This innovative Paris Fashion Week is hosting an astounding amount of debuts this year, with Maria Grazia Chiuri’s Dior debut probably being the most anticipated. Formerly designer at Valentino, Maria Grazia Chiuri is now Dior’s first-ever woman creative director, with the Christian Dior spring/summer 2017 ready-to-wear collection being her first take with the French mansion.
Being the first-ever woman at the helm of Dior is no small feat for sure, and Italian designer Maria Grazia Chiuri knew many women and men had put a lot of expectations on her also because of that. After all, Maria Grazia Chiuri came after one of Dior’s most iconic and well-praised creative directors – Raf Simons, who by many was dubbed one of the world’s leading and most inspiring creative directors ever.
With a 64-piece collection, Maria Grazia Chiuri perfectly managed to meet anyone’s expectations, as her lineup combined Dior’s visionary views on women’s fashion with a more contemporary, high and low combination of attitudes that makes everything just mesmerizing and encouraging at the same time.
Bringing in distinctive street wear and lingerie touches, Chiuri’s Dior spring/summer 2017 collection took a clear stand on society, as it let fashion meet and blend in with feminism. Along with dreamlike gowns and ladylike cocktail dresses, the lineup was filled with graphic t-shirts that boldly stated that “we should all be feminists” and that we should make “mor(e)volution”.
To reinforce her feminist statement, Maria Grazia Chiuri let Beyoncè’s “Flawless” play as the runway show’s soundtrack, as its lyrics feature activist and writer Chimamanda Ngozi Adichie’s TED talk “we should all be feminist” (which is available as a book too!).
It is always encouraging to see how skillfully and passionately fashion educates society, and Maria Grazia Chiuri’s way to do it has already gone viral, with the feminist tees already being one of the most coveted staples on the main social media.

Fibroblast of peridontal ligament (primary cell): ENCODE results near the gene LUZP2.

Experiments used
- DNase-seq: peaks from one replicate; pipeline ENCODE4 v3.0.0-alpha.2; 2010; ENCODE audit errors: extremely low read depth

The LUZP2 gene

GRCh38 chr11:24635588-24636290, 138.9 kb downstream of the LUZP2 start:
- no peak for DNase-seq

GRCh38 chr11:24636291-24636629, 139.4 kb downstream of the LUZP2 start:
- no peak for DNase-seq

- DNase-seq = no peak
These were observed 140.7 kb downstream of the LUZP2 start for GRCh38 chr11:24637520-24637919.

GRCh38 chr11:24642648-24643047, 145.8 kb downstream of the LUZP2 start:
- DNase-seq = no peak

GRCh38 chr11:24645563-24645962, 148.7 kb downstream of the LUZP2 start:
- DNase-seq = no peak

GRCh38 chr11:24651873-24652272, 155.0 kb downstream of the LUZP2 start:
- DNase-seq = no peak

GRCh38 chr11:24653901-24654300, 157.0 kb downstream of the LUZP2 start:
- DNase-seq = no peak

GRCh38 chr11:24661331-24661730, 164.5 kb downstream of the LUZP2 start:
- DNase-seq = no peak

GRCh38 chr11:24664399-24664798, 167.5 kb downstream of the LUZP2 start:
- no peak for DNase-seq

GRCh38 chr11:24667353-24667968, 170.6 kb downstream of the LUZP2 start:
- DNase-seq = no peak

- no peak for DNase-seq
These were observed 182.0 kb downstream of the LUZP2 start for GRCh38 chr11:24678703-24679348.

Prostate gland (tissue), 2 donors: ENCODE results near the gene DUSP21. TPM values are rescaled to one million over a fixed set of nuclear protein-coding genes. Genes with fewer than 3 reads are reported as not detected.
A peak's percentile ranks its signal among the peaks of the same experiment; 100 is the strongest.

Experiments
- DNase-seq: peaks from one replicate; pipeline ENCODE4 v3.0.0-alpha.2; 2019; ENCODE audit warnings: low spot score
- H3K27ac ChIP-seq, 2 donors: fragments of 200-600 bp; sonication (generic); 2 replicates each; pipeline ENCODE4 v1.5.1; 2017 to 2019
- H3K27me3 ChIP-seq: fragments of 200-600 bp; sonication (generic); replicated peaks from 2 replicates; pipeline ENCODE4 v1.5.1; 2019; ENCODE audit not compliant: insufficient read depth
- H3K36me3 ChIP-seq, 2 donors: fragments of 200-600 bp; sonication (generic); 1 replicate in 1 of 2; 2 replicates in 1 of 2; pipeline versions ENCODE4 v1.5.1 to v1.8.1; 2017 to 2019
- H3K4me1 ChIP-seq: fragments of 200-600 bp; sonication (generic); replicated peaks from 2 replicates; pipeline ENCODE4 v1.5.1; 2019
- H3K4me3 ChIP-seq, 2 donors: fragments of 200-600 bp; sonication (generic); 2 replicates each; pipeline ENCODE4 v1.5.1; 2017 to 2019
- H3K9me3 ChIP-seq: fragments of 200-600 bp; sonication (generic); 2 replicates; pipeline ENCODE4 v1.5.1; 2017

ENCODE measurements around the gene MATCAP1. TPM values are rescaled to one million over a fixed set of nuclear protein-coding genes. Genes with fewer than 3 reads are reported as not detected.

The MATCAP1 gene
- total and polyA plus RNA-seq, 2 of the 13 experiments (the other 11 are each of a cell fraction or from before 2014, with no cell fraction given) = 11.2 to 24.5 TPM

As for the source of inspiration the Italian designer was inspired from, everything was designed to place “the woman front and center,” as Chiuri specifically explored “the form and shape of a silhouette that’s contemporary, agile and Olympian.”
When it comes to the Dior spring/summer 2017 collection per se, the lineup was filled with exciting and intriguing motifs. Divided in three sections, the collection alternated moments of pure femininity with more genderless, fencing-inspired motifs, with Chiuri specifically emphasizing the latter.
“The uniform of the female fencer is, with the exception of some special protections, the same as for a male fencer,” Chiuri explained. “The female body adapts itself to an outfit which, in turn, seems to have been shaped to its curves.”
The collection’s color palette got adapted to the different sections too, with light and bright white being used for the revisited athleisure-inspired pieces, black and red for the more glamorous, street-wear staples, and softer, pastel shades for the conventionally sophisticated evening dresses.
All of the sections were linked to one another by Chiuri’s ability to mix high and low pieces with each other, as proven by the white, graphic tees and cozy sweatshirts being combined with graciously beaded and embroidered tulle gowns. Tulle is another recurring theme of the collection: the soft sheer fabric was utilized to adorn both revisited glam rock skirts and curve-hugging evening dresses.
The most breathtaking part of the entire Dior spring/summer 2017 collection lies, however, in the jaw-dropping number of references, delicate patterns and minuscule details Maria Grazia Chiuri finished each of her 64 staples with, making us extremely thrilled and at the same time sad the collection was not a see-now-buy-now one.
Photos courtesy of Vogue